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Rare somatic cells from human breast tissue exhibit extensive lineage plasticity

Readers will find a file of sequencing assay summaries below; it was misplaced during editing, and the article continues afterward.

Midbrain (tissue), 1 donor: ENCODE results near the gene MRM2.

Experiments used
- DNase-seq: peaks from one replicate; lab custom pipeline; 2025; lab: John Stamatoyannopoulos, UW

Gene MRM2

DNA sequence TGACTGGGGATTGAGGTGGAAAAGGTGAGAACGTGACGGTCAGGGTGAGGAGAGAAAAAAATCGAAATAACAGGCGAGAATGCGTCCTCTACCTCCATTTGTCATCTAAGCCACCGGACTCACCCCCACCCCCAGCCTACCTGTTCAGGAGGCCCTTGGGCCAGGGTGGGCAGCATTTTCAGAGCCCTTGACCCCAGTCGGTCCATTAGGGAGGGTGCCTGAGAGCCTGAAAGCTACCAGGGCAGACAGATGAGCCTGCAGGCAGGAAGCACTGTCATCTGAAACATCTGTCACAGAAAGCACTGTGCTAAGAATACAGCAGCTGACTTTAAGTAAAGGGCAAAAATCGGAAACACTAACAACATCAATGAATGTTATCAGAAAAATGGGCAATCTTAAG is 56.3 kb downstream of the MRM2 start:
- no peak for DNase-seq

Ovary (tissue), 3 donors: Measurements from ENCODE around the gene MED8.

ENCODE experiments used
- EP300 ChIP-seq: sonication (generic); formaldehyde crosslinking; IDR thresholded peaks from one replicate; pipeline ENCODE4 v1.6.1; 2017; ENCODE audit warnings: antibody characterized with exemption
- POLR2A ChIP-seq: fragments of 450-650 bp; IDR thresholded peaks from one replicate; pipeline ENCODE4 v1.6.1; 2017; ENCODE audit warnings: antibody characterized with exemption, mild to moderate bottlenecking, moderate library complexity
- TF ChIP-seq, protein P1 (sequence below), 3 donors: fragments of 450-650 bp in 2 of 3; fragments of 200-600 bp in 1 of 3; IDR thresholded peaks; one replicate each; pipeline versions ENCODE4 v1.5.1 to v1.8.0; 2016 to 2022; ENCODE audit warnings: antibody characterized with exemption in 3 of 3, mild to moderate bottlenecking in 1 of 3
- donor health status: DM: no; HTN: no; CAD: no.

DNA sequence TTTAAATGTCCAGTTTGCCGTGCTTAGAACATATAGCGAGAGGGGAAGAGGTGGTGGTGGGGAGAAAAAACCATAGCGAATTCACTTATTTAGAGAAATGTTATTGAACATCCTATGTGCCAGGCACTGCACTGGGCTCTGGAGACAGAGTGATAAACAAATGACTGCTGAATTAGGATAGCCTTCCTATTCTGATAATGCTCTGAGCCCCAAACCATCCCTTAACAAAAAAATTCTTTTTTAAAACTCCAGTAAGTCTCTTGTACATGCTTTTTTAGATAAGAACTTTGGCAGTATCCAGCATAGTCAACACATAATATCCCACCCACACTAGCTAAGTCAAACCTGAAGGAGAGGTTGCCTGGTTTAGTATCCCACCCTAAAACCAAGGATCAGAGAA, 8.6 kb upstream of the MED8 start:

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We identified cell surface markers associated with repression of p16(INK4a)/cyclin-dependent kinase inhibitor 2A(CDKN2A), a critical determinant in the acquisition of a plastic state. These cell surface markers allowed direct isolation of rare cells from healthy human breast tissue that exhibit extensive lineage plasticity. This subpopulation is poised to transcribe plasticity markers, OCT3/4, SOX2, and NANOG, at levels similar to those measured in human embryonic stem cells and to acquire a plastic state sensitive to environmental programming. In vitro, in vivo, and teratoma assays demonstrated that either a directly sorted (uncultured) or a single-cell (clonogenic) cell population from primary tissue can differentiate into functional derivatives of each germ layer, ectodermal, endodermal, and mesodermal. In contrast to other cells that express OCT3/4, SOX2, and NANOG, these human endogenous plastic somatic cells are mortal, express low telomerase activity, expand for an extensive but finite number of population doublings, and maintain a diploid karyotype before arresting in G1.

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